Preprocedural AF associated with poor outcomes post PCI

Hospital in-patients with preprocedural atrial fibrillation (AF) may be higher-risk for complications post percutaneous coronary intervention (PCI), Australian cardiologists warn.

A study of 13,286 consecutive procedures found in-hospital and long-term mortality rates were four and three-times higher in patients with AF pre-PCI than those with sinus rhythm, respectively (11% vs 3%, P < 0.001 and 31% versus 10%, adjusted hazard ratio: 1.38, P < 0.001).

AF patients also had higher rates of in-hospital major bleeding and major adverse cardiovascular events, including a composite of all-cause mortality, myocardial infarction and target vessel revascularisation (3% vs 1% P < 0.001 and 12% versus 4%, P < 0.001), Dr Riley Batchelor, Royal Melbourne Hospital cardiology registrar and his team wrote in Heart, Lung and Circulation.

AF is “common among patients presenting for PCI” and warrants careful consideration during the preprocedure risk-assessment, the authors wrote.

The phenomenon has been seen in up to 10% of patients presenting for PCI and puts them at risk of developing or worsening heart failure, type II myocardial infarction and, potentially, extra PCI procedures.

“Rapid heart rate increases myocardial oxygen demand and may lead to an impairment in coronary perfusion, resulting in type II [myocardial infarction], especially in those with preexisting coronary artery disease, with possible progression and exposure to risks of additional PCI procedures,” the authors explained.

“Even after adjustment for pre-existing cardiovascular disease, AF alone is associated with a 1.5–1.9-fold mortality risk increase”, they wrote.

The link between AF and mortality was likely multifactorial, with major bleeding, preprocedural anticoagulant and antiplatelet medications and the indication for PCI known contributors. Additionally, AF patients were typically older and more likely to have comorbidities such as diabetes, hypertension and moderate-to-severe left ventricular systolic dysfunction, they found.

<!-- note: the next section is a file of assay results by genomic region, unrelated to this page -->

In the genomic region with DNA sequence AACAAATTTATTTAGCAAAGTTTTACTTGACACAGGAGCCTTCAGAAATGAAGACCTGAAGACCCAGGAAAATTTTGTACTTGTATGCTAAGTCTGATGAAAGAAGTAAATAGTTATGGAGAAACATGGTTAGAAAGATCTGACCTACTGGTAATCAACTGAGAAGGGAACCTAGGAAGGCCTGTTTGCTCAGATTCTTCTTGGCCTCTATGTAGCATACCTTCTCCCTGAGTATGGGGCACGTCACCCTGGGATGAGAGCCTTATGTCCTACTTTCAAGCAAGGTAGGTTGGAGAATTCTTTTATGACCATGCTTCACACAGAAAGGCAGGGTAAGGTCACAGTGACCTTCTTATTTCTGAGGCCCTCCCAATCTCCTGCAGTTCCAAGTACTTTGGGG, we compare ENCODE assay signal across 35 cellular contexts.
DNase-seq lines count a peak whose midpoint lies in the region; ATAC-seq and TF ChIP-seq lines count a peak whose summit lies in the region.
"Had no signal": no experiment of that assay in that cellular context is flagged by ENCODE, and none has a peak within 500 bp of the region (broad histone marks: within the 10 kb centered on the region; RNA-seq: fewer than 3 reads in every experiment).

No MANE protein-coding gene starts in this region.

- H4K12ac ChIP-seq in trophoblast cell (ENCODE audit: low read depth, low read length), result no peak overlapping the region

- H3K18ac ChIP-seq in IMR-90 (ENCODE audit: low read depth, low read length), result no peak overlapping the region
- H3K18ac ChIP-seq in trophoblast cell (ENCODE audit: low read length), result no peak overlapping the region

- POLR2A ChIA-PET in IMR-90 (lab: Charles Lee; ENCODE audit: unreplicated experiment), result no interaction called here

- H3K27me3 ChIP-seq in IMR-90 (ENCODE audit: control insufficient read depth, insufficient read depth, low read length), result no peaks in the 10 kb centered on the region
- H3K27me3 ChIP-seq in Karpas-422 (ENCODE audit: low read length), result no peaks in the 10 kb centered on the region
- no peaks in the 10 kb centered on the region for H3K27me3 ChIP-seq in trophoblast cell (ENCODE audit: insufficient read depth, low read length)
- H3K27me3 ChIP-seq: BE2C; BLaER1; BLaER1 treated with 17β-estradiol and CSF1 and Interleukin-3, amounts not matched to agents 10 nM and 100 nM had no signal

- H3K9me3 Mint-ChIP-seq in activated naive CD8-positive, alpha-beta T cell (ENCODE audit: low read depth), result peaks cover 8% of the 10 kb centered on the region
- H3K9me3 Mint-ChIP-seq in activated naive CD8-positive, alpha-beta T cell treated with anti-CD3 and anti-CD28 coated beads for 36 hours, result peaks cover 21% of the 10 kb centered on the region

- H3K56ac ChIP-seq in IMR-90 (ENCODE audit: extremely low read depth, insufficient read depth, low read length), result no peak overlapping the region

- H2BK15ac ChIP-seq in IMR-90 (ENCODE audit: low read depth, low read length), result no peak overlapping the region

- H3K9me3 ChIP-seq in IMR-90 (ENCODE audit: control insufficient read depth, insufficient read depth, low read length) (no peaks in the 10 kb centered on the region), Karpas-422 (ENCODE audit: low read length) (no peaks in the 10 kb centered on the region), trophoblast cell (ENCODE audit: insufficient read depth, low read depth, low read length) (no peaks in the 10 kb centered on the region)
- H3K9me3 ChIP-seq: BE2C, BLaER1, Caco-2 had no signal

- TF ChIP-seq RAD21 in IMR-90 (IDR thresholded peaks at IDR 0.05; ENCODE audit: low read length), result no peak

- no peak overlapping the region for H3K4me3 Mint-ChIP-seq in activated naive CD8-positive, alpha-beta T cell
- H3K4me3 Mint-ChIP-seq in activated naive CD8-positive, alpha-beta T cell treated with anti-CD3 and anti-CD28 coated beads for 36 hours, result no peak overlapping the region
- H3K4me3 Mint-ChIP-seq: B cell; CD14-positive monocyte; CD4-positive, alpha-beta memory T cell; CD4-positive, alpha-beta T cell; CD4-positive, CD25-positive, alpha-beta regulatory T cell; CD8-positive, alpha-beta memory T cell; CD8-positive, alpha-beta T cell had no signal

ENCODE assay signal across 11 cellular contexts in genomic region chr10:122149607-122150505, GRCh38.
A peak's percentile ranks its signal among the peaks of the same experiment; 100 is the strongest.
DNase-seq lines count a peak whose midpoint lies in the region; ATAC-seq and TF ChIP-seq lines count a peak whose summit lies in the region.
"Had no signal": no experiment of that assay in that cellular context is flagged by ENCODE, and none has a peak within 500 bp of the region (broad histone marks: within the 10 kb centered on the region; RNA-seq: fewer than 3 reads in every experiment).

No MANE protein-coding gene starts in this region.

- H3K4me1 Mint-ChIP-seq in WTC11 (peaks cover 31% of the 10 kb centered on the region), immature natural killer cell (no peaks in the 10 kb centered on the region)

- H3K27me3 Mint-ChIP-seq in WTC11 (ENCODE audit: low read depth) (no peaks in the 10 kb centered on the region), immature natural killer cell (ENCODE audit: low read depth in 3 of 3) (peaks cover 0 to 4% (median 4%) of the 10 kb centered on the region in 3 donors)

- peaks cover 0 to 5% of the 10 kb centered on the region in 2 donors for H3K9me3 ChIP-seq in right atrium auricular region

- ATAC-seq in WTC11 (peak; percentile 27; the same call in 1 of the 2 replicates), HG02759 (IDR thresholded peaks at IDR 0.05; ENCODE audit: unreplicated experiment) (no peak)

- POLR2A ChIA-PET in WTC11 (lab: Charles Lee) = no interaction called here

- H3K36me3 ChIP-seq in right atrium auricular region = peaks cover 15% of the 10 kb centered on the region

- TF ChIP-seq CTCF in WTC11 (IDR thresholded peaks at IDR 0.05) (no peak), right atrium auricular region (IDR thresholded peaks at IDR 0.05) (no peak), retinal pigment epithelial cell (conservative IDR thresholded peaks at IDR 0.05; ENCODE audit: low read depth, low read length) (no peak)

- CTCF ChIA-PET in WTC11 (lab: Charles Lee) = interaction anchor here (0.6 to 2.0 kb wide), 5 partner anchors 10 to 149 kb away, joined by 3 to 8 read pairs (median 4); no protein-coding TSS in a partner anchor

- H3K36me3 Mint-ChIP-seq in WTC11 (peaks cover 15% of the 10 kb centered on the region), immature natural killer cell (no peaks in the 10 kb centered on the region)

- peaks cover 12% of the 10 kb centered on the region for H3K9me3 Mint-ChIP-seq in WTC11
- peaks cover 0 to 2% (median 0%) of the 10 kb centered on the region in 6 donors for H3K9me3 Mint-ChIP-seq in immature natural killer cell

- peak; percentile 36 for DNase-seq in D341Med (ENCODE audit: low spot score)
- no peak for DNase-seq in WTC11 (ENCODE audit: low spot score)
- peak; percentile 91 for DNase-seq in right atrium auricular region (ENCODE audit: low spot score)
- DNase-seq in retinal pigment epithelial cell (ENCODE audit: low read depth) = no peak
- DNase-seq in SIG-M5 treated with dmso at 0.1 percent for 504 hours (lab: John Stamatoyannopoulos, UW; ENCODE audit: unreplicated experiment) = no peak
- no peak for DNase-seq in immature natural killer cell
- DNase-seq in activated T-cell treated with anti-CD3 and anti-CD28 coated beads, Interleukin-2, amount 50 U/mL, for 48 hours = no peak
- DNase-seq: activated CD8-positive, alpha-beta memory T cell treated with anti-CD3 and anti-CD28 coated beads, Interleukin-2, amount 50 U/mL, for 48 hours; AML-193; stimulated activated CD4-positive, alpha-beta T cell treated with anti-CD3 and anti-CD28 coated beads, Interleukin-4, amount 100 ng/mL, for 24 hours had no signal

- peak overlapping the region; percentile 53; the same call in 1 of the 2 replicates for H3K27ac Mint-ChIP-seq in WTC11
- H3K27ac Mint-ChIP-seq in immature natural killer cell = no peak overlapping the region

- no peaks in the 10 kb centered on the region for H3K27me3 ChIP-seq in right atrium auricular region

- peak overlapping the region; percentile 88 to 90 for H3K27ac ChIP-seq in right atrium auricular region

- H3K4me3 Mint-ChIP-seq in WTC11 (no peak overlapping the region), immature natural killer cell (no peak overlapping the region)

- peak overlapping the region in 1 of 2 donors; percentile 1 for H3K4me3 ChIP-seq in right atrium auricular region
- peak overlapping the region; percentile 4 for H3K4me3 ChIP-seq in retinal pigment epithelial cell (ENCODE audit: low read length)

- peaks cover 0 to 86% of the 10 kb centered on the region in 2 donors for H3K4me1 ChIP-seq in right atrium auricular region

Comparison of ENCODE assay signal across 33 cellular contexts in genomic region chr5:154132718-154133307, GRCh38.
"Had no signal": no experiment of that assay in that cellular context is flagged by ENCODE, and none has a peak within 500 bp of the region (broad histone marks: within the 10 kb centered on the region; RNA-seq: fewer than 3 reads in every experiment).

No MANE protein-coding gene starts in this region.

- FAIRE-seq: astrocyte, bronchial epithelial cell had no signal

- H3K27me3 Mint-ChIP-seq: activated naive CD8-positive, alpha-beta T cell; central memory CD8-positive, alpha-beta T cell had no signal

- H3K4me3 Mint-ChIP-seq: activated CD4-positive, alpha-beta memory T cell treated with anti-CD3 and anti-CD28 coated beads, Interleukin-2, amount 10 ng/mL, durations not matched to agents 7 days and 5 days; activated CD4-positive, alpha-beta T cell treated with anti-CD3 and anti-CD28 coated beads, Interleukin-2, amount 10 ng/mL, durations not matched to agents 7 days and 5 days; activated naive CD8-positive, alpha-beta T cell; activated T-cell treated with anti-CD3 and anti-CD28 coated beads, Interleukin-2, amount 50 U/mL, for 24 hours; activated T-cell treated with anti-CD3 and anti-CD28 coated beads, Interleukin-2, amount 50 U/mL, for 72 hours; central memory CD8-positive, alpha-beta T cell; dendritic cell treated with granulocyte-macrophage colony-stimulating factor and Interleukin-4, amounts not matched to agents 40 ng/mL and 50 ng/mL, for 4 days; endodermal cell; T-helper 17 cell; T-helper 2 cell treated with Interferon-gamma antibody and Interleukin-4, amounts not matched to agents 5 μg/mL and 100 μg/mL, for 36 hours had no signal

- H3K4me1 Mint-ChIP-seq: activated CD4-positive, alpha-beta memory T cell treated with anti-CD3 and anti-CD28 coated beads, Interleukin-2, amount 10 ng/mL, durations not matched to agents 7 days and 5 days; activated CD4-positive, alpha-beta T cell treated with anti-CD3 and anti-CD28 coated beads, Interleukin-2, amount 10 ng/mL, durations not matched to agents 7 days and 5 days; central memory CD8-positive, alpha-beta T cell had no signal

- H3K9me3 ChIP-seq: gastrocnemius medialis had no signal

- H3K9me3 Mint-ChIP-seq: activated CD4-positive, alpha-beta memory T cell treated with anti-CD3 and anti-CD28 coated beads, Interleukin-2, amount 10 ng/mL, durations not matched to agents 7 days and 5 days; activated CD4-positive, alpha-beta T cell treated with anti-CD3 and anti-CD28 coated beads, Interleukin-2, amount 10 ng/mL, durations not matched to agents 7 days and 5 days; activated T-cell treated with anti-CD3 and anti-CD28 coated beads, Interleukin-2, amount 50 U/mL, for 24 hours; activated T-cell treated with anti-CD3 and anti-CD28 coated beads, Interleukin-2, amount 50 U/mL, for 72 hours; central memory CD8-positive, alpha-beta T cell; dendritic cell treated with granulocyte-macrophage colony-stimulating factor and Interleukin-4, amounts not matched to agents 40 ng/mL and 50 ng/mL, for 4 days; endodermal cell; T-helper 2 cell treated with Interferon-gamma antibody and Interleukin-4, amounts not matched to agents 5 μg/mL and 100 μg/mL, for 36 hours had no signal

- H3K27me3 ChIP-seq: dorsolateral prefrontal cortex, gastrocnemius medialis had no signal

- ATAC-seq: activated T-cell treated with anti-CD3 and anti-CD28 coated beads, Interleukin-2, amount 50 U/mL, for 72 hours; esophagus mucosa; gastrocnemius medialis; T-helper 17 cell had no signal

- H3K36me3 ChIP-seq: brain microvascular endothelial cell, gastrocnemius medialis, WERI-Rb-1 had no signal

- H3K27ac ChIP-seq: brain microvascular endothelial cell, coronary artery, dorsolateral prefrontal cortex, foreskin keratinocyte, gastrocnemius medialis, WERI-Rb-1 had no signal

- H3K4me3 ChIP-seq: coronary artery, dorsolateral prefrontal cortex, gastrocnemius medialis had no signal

This risk-factor stew posed a “clinical dilemma” for physicians, where the dual antiplatelet therapy and oral anticoagulant needed to prevent cardiac and cerebrovascular ischaemic events in pre-PCI AF patients significantly increased the chance of major bleeding. Direct oral anticoagulants may be a partial solution, demonstrating reduced bleeding major bleeding risk in AF versus oral warfarin while maintaining non-inferiority in stroke prevention, the authors suggested.

“In contemporary Australian practice, oral anticoagulation is continued long-term in patients undergoing PCI, but the choice of the number of antiplatelet agents (whether dual or single) and duration of antiplatelet therapy varies contingent on the perceived thrombotic and bleeding risk factors,” they noted.

Preprocedural AF should factor into treatment decisions, given its impact on short- and long-term outcomes post PCI, Dr Batchelor and his team recommended.

“The combination and consistency of [our]  findings suggest that AF is a marker for a high-risk patient group at significant risk of in-hospital complications of PCI.”

Further, “the consistent trend in poor long-term outcomes [seen in this and other studies] underscores the vulnerability of patients with AF characterised by less biologic reserve, subject to the complications of various chronic illnesses, and consequently exposed to greater competing mortality risk of comorbid conditions.”

“These findings should be weighted and considered carefully when evaluating patients with AF who require PCI,” the authors concluded.

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